The EU is to finance the construction of centers to house illegal migrants in Belarus. The plans have upset the country's residents and raised concerns in Russia. Minsk is now threatening to stop the project.
Alexander Lukashenko wanted to calm the situation personally. Last Friday, the Belarusian president warned that his country would not become a "catchall" for Europe's illegal migrants. "We don't need other countries' migrants," he said.
The president admitted that he had "made certain agreements related to immigration" with the European Union, and that Belarus would receive EU money - he then went on to make new demands.
"For those interested, the money should not just be spent on building migrant centers, but rather to facilitate those migrants' deportation," said Lukashenko. If necessary, he added, such projects should be "stopped immediately."
EU doubles aid package
He was referring to media reports about plans to build reception centers for illegal migrants. Last September, the word from Brussels was that the EU wanted to pay its eastern neighbor 7 million euros ($6.52 million) in hopes of coping with the bloc's "rising number of irregular migrants." The money was part of a European aid package for the former Soviet republic. In 2016, aid to Belarus almost doubled, jumping to 29 million euros per year.
It is unclear how many centers will be built and where they will be located. According to a European Commission paper, each center is to house between 30 and 50 migrants. Answering a DW enquiry, the EU's representative in Belarus said that construction of the centers is part of a project in which Belarus is supposed to help "steer irregular migration." The project is designed to run for five years, though there is also an extension option for continuing operations after that period. The International Organization for Migration (IOM) is to be involved as well.
News of the reception centers brought to mind images of the hundreds of thousands of refugees and migrants that arrived in the EU last year, and sparked fears that deported migrants would soon be landing in Belarus. The topic was hotly discussed, especially on social media.
Unusually harsh criticism was also voiced by neighboring Russia. "The agreement on migrant centers reached between the EU and Belarus raises interesting questions, because there is no border between our countries," said Foreign Minister Sergey Lavrov at a press conference in mid-January. He added that the situation would "open the door to abuse."
The foreign ministry in Minsk replied that Russian concerns were unfounded. Belarus, a ministry spokesman said, was doing nothing other than that which Russia had done 10 years prior.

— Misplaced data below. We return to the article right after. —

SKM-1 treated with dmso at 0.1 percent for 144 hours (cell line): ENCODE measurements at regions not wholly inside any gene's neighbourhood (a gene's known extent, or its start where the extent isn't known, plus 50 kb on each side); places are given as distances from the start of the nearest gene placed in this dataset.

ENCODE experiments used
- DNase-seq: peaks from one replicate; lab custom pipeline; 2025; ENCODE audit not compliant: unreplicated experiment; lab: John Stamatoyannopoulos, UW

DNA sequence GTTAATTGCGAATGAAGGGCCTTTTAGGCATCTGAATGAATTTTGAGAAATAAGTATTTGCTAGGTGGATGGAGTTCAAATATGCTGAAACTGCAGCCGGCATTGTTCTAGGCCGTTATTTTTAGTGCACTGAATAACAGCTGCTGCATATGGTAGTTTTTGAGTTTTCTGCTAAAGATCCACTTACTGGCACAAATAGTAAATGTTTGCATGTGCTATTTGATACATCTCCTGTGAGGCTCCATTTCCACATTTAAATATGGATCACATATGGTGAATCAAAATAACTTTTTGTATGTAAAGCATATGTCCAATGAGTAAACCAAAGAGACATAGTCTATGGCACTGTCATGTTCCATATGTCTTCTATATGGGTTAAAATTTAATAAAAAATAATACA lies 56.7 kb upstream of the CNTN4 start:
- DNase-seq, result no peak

On the path to visa facilitation
"The EU is helping Belarus build an infrastructure for migrants in order to continue visa facilitation negotiations," as Andrei Yahorau, director of the Minsk-based Center for European Transformation (CET) think tank, told DW. Minsk and Brussels have been negotiating the issue for years.
The EU has also negotiated so-called readmission agreements with a number of former Soviet republics. Such an agreement has been in place with Ukraine, for instance, since 2010. "These deal with the issue of what to do with repatriating people that have illegally entered the EU through Belarus," says Yahorau. The expert says that fears among Belarusian citizens are unwarranted because the country will not be forced to take in people that entered the EU through other countries.
Polish Belarus expert Kamil Klysinski from the Center for Eastern Studies (OSW), a Warsaw think tank, sees things similarly. "I don't believe that the construction of migrant centers will mean any increase in the number of migrants in Belarus," he told DW. "It will bring more order to the administration of illegal migrants, and will make it easier to solve other problems, also for Belarus."
Thus far, migrant numbers have been modest. According to statistics provided by the Belarusian interior ministry, some 3,300 migrants applied for asylum in the country between 2004 and 2015.
Rapprochement between Minsk and Brussels
Belarus has also taken the first steps towards visa facilitation with the West. In mid-January the country lifted visa requirements for short-term stays by citizens from a dozen non-EU countries, as well as the entire European Union. With that, a politics of rapprochement that began about a year ago was continued. In 2015 Belarus released a number of imprisoned opposition members and in 2016 the EU lifted sanctions that had been in place for years, among them, some that had targeted Lukashenko personally.